It was the perfect way to end a decidedly imperfect season. Britt Assombalonga stepped off the bench, bagged the winner for a 10-man Forest and left us all singing his name as the curtain came down on the 2015/16 season. Perhaps only the home win against the Sheep could rival this as the campaign's most satisfying moment.
Ending the season on an Assombalonga winner was heartwarming but also fitting too. Ordinarily, if we'd been pegged back to 1-1 and then reduced to 10 men then the very limit of our ambitions would be to cling on to a point. In fact, even with 11 men we've struggled to turn draws into wins and defeats into draws. With Britt we had the firepower we'd so badly needed to make a difference.
Look at the final table and you'll notice that we conceded just two more goals than Sheffield Wednesday and four more than the Sheep the sixth and fifth placed sides. Yet we scored 23 goals fewer than both sides. Of course it's too simplistic to put this solely down to one man, but the Britt shaped hole in our strike force is there for all to see. That he returned with a goal in this game at least gives hope that he can return to his deadly best from the start of next season.
The identity of the first goal scorer also helped to make the occasion special too. Chris Cohen, for so long a treatment room buddy of Britt as he recovered from a third serious injury, rose to head home a superb curling cross from Ben Osborn.
At that point, Paul Williams' men looked capable of running riot at the expense of their already-relegated hosts. The home side's midfield gave up far too much time and space to allow Forest to play in. Cohen stepped forward very ably into Henri Lansbury's usual advanced midfield role and Chris O'Grady returned - presumably for a last appearance - and made a nuisance of himself.
Oliver Burke, let loose at last, was also making hay down the right flank, beating Dean Lewington for pace and strength and generally warming to the task in hand.
Then came two setbacks that shaped the game. First Nicky Maynard - who spent the summer on trial at the City Ground - swept home after the brightest and breeziest bit of some bright and breezy MK play. That caused the visitors to doubt themselves all over again. The passing was less crisp and the decision making slapdash. Josh Murphy, the architect of the goal, had the beating of Eric Lichaj and looked dangerous.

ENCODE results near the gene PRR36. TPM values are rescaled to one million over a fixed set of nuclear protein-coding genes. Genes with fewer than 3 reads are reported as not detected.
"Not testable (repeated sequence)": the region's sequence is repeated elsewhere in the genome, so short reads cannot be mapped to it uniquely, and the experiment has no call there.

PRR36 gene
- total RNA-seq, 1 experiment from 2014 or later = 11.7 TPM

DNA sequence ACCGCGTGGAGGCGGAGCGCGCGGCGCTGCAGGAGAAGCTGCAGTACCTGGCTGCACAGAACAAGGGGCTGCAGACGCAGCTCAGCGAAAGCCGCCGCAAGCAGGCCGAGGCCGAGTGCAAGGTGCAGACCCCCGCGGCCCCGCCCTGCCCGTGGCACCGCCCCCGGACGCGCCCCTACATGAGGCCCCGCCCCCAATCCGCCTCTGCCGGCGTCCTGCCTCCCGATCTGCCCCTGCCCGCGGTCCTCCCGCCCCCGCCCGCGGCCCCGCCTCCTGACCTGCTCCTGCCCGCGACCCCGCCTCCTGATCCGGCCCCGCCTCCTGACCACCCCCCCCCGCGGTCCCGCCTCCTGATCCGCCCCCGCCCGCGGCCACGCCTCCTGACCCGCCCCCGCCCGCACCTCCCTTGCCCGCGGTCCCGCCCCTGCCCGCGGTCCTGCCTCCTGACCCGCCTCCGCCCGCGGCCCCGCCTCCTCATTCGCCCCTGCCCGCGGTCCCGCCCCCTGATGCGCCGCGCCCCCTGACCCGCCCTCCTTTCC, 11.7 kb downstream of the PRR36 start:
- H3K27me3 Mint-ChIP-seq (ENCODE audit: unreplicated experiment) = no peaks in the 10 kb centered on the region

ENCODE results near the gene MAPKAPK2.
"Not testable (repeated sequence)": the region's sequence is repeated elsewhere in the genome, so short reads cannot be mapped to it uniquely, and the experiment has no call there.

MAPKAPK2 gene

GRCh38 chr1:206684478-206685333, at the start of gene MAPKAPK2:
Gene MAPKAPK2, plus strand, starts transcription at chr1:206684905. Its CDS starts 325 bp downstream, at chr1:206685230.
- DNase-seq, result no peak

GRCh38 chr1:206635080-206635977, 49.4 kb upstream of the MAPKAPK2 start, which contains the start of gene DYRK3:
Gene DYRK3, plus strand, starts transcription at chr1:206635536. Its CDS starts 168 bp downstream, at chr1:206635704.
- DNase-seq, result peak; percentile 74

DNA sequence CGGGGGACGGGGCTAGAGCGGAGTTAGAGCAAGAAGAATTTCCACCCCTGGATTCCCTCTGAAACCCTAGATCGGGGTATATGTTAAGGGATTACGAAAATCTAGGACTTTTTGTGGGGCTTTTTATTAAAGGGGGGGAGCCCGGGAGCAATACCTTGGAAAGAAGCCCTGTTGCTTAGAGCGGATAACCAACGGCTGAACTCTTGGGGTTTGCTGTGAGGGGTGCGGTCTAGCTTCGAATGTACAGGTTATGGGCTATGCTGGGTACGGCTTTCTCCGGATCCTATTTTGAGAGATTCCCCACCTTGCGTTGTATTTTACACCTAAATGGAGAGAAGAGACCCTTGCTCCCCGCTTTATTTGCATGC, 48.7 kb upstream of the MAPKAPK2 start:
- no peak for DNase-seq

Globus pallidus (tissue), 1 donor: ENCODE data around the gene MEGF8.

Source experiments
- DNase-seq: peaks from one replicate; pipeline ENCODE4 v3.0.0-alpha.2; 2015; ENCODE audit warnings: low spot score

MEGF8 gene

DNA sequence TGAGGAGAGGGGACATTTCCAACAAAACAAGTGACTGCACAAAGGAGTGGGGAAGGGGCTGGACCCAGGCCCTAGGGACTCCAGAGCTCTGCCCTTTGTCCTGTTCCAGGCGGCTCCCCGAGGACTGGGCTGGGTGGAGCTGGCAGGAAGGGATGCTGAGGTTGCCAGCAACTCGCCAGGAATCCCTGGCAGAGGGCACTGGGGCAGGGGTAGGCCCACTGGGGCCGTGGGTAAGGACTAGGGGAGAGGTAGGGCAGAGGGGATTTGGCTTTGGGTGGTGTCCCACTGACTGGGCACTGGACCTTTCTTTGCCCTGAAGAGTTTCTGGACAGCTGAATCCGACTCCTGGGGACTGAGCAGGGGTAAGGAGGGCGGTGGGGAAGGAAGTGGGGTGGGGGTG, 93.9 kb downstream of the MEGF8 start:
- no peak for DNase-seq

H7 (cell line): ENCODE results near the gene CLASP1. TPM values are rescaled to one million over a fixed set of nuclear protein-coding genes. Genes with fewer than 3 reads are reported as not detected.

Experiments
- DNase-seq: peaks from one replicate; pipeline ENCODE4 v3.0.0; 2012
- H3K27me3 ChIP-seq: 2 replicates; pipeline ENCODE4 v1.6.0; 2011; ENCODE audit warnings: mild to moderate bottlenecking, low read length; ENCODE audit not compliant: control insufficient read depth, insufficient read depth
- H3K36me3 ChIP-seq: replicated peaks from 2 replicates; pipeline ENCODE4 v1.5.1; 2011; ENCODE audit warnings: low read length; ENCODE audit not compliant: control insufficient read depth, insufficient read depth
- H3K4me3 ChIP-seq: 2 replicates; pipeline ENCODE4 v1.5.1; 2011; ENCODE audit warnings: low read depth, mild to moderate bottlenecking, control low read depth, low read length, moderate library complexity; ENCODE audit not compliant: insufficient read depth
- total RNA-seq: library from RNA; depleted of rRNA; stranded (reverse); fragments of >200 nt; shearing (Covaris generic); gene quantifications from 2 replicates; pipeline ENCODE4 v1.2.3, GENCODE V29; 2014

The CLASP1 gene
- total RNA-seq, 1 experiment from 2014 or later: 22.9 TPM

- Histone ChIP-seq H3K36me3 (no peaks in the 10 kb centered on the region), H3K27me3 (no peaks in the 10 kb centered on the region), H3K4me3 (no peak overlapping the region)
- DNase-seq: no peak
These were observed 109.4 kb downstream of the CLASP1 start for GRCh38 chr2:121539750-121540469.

Then, renaissance man Danny Fox harshly saw red for a sliding challenge. From my vantage point it certainly looked like he'd won the ball and while he had undoubtedly slid in so too, surely, did Jordan Spence. Fox's main crime seemed to have been to win the ball and tackle. Still, his reaction probably didn't help too much when the referee made his decision.
That left Williams with a tactical headache. He resolved the issue with the first of three well-timed substitutions on a day that was surely his finest showing as manager too. On the face of it, shifting the effective Burke up front, hauling off O'Grady and putting Mancienne at the back could be seen as a negative move, with no recognised striker left on the pitch. However, the interim boss realised that he needed all of his ten men to run hard and display the sort of movement, pace and energy that isn't O'Grady's game.
That's not to say Burke was completely effective on his own up front. The young winger ran at defenders, twisted and turned and put in a good shift but did lack support from his colleagues.
The hosts continued to be bright and breezy, firing in plenty of shots and crosses but mostly to little avail. That said, Kevin Long and especially Nick Maynard - him again - should've done better with their chances.
It was clear something needed to change and Williams, to his credit, delivered again around the hour mark. Robert Tesche was replaced by Britt Assombalonga and, soon after, Burke was replaced by Ryan Mendes.
The Cape Verde man's fresh legs breathed life into the ten men, with his pace and trickery proving a real handful for the Dons back line. He capped off one cracking run with a shot that seemed goal bound. The fact it kissed the bar summed Mendes up. So near yet so far.
Luckily his fellow sub proved more clinical. The winning goal began with an outrageous flick from Ben Osborn which got him past his man and allowed him to tee up Assombalonga. With time, Britt weighed up his options, fooled the keeper and stroked the ball into the corner of the net to send 4,000 travelling Trickies into raptures.
A goal from Britt, the calming influence of a mature and fit again Cohen, three points and an away win. It was a small glimpse of what we hope to see next season. Now we just need a manager, a CEO and a few signings. Another quiet summer then...